Mortgages for Military Veterans and Service Members: An Overview of VA Loans

Richard Barrington
LoanBiz Columnist

Article Rating , 3 out of 5 based on 4 votes

Ever since GIs returned from World War II, the United States has had a tradition of giving military veterans a leg up in establishing themselves in civilian society. This tradition continues with the VA loan program, which is designed to help veterans and military service members obtain mortgages, often with better terms than they would have been able to get otherwise.

With increasingly more service members expected to return from Iraq in the months ahead, the assistance offered by VA loans could be especially timely--not just for these returning service members and recent veterans, but also for the housing market in general. At a time when that market is slumping and fewer prospective buyers qualify for mortgages under stiffened lending standards, the VA loan program should help bolster housing demand.


Who is Eligible?

Eligibility for a VA loan depends primarily on two factors:
  • Military service
  • The purpose of the loan
  Requirements for military service vary, but for the most part eligibility is possible for anyone who served in the United States Armed Forces at anytime from September 16, 1940 onward, and who did not leave the military under a dishonorable discharge. There are length of service requirements which vary; in general, less service is required for people who served in time of conflict. Spouses of service members may qualify for a VA loan if the service member was killed or is missing in action, and the surviving spouse has not remarried.


One important point about eligibility: while this is referred to as the VA loan program and is administered through the Department of Veterans Affairs, in this context the definition of "veteran" extends to people still serving in the military, as long as they have met the relevant service criteria.


Regarding the purpose of the loan, VA loans are for the purchase or repair of a home which will serve as the borrower's primary residence. The borrower must meet lender income and credit criteria, and a VA loan will not be made in an amount exceeding the appraised value of the property.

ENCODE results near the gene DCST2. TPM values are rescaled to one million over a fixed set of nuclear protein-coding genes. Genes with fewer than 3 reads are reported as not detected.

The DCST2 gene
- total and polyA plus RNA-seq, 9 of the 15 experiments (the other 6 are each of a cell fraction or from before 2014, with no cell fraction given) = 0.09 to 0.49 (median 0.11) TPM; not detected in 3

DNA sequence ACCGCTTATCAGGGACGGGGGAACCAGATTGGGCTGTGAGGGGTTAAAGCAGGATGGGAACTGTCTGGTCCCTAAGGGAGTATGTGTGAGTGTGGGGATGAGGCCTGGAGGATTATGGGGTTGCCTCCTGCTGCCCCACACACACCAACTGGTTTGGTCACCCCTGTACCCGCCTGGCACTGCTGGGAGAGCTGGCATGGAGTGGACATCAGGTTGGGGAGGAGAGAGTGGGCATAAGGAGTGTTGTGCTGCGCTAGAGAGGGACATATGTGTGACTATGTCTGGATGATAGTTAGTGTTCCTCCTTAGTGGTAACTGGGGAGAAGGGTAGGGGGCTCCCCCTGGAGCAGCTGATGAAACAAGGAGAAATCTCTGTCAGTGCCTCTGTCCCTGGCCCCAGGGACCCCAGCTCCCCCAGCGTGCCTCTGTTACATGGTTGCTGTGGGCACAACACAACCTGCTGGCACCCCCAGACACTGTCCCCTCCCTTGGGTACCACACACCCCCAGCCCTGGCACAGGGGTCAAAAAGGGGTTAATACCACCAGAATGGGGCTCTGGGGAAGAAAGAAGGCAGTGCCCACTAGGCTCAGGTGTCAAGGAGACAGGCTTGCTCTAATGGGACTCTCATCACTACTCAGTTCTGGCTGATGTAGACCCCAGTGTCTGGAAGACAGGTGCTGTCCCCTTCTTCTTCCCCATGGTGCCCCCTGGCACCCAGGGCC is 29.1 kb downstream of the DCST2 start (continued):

What the VA Loan Program Does

The VA loan program guarantees a portion of a mortgage made to a qualified veteran or service member. The VA itself does not make the loan, but by guaranteeing a portion of the loan, they allow lenders to offer some or all of the following:
  • Mortgage credit to borrowers who otherwise might not qualify
  • Interest rates which may be lower than for non-guaranteed loans
  • Mortgages with little or no money down
VA loans are made by private lenders such as banks, savings and loan associations, or mortgage companies. Borrowers apply to a lender, and then the VA guarantee becomes effective when the loan is closed. Because VA loans are freely available in the marketplace rather than through a single provider, borrowers can shop around to obtain the best terms.


Certificate of Eligibility

VA loans are designed to cover wide variety of situations, which is good for eligible borrowers, but can make the eligibility requirements confusing. However, prospective borrowers can find out in advance if they are qualified by obtaining a Certificate of Eligibility. This can be obtained by contacting the Veterans Administration. Also, most lenders now have access to an automated system which can determine eligibility.


The VA loan program is designed to give something back to people who have served their country. In return, given the state of the housing market, those people may be able to give something back to the U.S. economy.

About the Author
Richard Barrington is a freelance writer and novelist who previously spent over twenty years as an investment industry executive.

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